Learning Goal: I’m working on a r exercise and need an explanation and answer to help me learn.Suppose I have a long-format data-frame df, and clean it with na.omit, then perform correlation in it via cor, (i.e. cor(na.omit(df))). What is the equivalent code in R? Cor (df, use=”p”)

Cor(df, use=”complete.obs”)

Cor (df, na.omit=TRUE)

Cor (df, na.rm=TRUE)

What is an acceptable way to calculate a linear regression of y as a function of x in R? glm(x~y, family=”gaussain”)

glm(x~y, family=”linear”)

glm(x~y, family=”simple”)

None of the Above

What is true about the Box-Cox regression optimization routine? Box-Cox will correct for non-linearity, but does not guarantee homoscedascity

Box-Cox will correct for heteroscedascity, but does not guarantee linearity

Box-Cox will guarantee a linear, homoscedastic scatter when done

Box-Cox does not guarantee linearity, nor homoscedasticity when done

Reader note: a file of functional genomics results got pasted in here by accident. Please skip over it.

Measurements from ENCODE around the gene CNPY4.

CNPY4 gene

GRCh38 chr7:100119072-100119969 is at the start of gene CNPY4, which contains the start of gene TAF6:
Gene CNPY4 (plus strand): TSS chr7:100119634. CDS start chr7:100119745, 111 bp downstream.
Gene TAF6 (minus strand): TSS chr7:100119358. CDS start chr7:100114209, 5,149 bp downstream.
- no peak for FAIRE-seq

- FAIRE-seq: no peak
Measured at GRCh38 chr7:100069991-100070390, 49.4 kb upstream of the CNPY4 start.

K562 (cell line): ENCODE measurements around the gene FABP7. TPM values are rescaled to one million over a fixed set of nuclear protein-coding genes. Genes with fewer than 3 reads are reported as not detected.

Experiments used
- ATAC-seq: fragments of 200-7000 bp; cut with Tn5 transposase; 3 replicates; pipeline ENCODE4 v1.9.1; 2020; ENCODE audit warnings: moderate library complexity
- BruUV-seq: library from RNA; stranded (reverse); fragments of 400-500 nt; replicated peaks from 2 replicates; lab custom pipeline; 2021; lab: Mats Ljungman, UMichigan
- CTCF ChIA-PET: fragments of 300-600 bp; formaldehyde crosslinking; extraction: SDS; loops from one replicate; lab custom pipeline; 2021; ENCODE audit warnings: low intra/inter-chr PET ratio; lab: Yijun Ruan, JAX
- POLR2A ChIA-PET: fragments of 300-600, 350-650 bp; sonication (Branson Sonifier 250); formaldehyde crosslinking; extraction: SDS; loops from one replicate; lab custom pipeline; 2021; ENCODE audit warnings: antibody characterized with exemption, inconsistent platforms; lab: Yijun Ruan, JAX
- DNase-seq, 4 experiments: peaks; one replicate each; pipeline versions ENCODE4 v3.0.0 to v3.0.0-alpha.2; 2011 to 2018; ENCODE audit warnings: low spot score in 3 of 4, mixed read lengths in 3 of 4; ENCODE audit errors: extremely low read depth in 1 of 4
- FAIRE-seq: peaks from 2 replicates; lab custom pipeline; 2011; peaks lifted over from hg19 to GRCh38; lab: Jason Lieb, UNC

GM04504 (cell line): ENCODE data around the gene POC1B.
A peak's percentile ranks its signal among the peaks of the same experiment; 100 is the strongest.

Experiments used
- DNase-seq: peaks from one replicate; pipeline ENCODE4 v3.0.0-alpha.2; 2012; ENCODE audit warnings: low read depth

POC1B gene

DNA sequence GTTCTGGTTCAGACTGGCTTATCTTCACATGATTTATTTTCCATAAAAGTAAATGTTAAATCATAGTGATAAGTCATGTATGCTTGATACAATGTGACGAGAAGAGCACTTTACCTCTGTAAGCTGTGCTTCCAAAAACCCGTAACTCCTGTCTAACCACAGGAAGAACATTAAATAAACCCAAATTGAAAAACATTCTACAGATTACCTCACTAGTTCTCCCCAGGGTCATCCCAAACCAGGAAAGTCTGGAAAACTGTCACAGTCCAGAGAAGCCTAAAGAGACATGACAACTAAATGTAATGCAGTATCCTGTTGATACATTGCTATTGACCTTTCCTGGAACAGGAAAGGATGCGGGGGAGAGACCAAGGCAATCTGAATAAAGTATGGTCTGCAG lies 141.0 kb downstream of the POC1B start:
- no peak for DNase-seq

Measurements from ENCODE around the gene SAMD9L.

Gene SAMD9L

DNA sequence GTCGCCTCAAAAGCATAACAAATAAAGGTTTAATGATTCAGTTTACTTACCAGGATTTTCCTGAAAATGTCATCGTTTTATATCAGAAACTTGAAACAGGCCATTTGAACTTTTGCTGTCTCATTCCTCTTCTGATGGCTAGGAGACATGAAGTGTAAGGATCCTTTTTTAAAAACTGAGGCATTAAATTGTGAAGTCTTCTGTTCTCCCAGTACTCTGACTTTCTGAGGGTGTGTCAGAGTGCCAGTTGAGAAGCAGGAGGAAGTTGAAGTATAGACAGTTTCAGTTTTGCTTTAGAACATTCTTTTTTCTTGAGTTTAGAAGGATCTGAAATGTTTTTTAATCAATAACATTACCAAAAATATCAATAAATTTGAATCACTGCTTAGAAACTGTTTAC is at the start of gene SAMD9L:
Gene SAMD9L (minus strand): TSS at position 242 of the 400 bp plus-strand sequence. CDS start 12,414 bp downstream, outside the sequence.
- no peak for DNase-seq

What is the impact of two collinear variables in a multiple regression? They will mutually redundant and may corrupt the explanatory power/variance

They will fail the Breushpagan test for homoscedascity

They will fail the shapiro-Wilk Test for normality

All three of the above are true

When implementing a power transformation (PT), you could conceivably transform both you x- and y data. But, what is the caution against this (i.e. why should you transform just one variable and not both)?PTs change the units, too, so interpretation is made more complex

PTs are hard to implement: multiple PTs could prolong the computation by hours

Every time you PT, you surrender some Type-1 error, so do so sparingly

The Best practice is: PT the first variable; Log-transform the second

Requirements: 1-2 sentence explanation

# Learning Goal: I’m working on a r exercise and need an explanation and answer to

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